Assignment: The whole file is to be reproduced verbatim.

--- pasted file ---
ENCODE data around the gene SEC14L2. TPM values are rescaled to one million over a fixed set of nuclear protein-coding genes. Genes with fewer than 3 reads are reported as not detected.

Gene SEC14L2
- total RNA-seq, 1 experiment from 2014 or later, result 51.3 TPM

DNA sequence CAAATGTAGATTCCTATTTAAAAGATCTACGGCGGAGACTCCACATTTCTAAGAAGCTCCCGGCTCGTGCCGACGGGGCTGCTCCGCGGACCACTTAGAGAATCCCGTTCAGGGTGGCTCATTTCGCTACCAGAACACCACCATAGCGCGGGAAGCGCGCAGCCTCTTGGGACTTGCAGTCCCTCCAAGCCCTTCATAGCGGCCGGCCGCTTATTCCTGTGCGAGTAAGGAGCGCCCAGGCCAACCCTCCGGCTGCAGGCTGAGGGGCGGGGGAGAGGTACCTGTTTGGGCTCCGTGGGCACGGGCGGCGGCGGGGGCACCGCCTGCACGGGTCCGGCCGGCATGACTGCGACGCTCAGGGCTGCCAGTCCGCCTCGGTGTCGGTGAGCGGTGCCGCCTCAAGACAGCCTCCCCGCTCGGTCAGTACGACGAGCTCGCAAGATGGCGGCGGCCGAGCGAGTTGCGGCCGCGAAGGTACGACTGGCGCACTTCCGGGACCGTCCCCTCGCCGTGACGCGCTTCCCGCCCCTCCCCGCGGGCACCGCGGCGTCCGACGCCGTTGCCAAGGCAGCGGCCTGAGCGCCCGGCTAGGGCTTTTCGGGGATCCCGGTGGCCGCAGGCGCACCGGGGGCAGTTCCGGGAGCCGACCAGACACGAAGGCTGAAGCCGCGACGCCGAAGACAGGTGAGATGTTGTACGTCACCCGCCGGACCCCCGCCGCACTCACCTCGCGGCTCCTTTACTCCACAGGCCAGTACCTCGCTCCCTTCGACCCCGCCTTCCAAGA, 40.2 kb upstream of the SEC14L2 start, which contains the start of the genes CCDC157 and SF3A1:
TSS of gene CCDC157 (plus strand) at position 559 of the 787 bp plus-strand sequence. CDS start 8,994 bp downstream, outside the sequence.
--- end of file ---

ENCODE data around the gene SEC14L2. TPM values are rescaled to one million over a fixed set of nuclear protein-coding genes. Genes with fewer than 3 reads are reported as not detected.

Gene SEC14L2
- total RNA-seq, 1 experiment from 2014 or later, result 51.3 TPM

DNA sequence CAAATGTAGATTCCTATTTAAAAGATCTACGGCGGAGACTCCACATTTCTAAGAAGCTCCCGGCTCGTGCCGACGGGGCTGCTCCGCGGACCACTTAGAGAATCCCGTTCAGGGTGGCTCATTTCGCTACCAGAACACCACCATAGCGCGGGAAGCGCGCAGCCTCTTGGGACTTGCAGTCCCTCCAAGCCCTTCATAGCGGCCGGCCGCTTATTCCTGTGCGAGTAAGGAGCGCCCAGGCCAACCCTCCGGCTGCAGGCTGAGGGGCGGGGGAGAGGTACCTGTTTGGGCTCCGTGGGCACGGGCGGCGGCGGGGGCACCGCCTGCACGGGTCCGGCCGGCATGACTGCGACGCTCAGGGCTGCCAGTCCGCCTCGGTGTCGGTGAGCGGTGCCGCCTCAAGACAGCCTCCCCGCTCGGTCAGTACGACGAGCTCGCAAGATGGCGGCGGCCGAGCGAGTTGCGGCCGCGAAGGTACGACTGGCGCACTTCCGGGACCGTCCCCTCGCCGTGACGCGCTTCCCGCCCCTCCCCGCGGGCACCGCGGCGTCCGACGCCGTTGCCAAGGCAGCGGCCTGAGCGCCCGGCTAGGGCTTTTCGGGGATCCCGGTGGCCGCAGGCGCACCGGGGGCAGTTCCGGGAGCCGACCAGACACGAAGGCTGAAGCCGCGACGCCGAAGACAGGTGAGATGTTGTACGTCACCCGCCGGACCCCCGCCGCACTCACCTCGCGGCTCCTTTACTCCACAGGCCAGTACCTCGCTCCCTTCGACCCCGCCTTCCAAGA, 40.2 kb upstream of the SEC14L2 start, which contains the start of the genes CCDC157 and SF3A1:
TSS of gene CCDC157 (plus strand) at position 559 of the 787 bp plus-strand sequence. CDS start 8,994 bp downstream, outside the sequence.